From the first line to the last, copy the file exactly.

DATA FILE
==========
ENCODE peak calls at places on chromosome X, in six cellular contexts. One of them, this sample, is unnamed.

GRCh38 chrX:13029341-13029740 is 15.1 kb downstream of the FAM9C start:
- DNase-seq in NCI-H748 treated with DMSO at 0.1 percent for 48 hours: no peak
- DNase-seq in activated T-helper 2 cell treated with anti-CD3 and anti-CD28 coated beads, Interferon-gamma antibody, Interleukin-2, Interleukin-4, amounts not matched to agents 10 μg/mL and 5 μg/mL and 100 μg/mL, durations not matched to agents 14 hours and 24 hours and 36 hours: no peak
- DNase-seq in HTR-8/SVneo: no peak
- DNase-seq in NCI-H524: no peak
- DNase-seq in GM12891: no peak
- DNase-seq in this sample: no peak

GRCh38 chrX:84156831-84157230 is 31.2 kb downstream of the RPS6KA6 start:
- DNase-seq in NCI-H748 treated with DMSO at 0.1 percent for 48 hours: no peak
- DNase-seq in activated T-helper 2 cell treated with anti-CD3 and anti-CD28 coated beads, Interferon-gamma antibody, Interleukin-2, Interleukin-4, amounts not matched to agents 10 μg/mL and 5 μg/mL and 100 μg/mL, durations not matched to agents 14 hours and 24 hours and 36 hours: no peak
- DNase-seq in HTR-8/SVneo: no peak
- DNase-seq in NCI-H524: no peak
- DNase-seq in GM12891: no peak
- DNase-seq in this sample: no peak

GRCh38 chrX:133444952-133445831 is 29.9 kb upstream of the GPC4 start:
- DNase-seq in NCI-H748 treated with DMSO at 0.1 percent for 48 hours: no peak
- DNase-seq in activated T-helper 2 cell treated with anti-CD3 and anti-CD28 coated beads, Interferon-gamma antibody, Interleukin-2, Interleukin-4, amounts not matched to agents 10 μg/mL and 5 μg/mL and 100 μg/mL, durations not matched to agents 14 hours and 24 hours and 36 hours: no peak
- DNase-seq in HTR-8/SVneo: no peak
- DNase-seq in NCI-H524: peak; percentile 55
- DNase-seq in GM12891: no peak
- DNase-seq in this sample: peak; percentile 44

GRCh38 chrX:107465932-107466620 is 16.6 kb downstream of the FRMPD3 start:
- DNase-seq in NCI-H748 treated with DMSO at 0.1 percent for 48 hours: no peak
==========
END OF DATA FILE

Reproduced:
ENCODE peak calls at places on chromosome X, in six cellular contexts. One of them, this sample, is unnamed.

GRCh38 chrX:13029341-13029740 is 15.1 kb downstream of the FAM9C start:
- DNase-seq in NCI-H748 treated with DMSO at 0.1 percent for 48 hours: no peak
- DNase-seq in activated T-helper 2 cell treated with anti-CD3 and anti-CD28 coated beads, Interferon-gamma antibody, Interleukin-2, Interleukin-4, amounts not matched to agents 10 μg/mL and 5 μg/mL and 100 μg/mL, durations not matched to agents 14 hours and 24 hours and 36 hours: no peak
- DNase-seq in HTR-8/SVneo: no peak
- DNase-seq in NCI-H524: no peak
- DNase-seq in GM12891: no peak
- DNase-seq in this sample: no peak

GRCh38 chrX:84156831-84157230 is 31.2 kb downstream of the RPS6KA6 start:
- DNase-seq in NCI-H748 treated with DMSO at 0.1 percent for 48 hours: no peak
- DNase-seq in activated T-helper 2 cell treated with anti-CD3 and anti-CD28 coated beads, Interferon-gamma antibody, Interleukin-2, Interleukin-4, amounts not matched to agents 10 μg/mL and 5 μg/mL and 100 μg/mL, durations not matched to agents 14 hours and 24 hours and 36 hours: no peak
- DNase-seq in HTR-8/SVneo: no peak
- DNase-seq in NCI-H524: no peak
- DNase-seq in GM12891: no peak
- DNase-seq in this sample: no peak

GRCh38 chrX:133444952-133445831 is 29.9 kb upstream of the GPC4 start:
- DNase-seq in NCI-H748 treated with DMSO at 0.1 percent for 48 hours: no peak
- DNase-seq in activated T-helper 2 cell treated with anti-CD3 and anti-CD28 coated beads, Interferon-gamma antibody, Interleukin-2, Interleukin-4, amounts not matched to agents 10 μg/mL and 5 μg/mL and 100 μg/mL, durations not matched to agents 14 hours and 24 hours and 36 hours: no peak
- DNase-seq in HTR-8/SVneo: no peak
- DNase-seq in NCI-H524: peak; percentile 55
- DNase-seq in GM12891: no peak
- DNase-seq in this sample: peak; percentile 44

GRCh38 chrX:107465932-107466620 is 16.6 kb downstream of the FRMPD3 start:
- DNase-seq in NCI-H748 treated with DMSO at 0.1 percent for 48 hours: no peak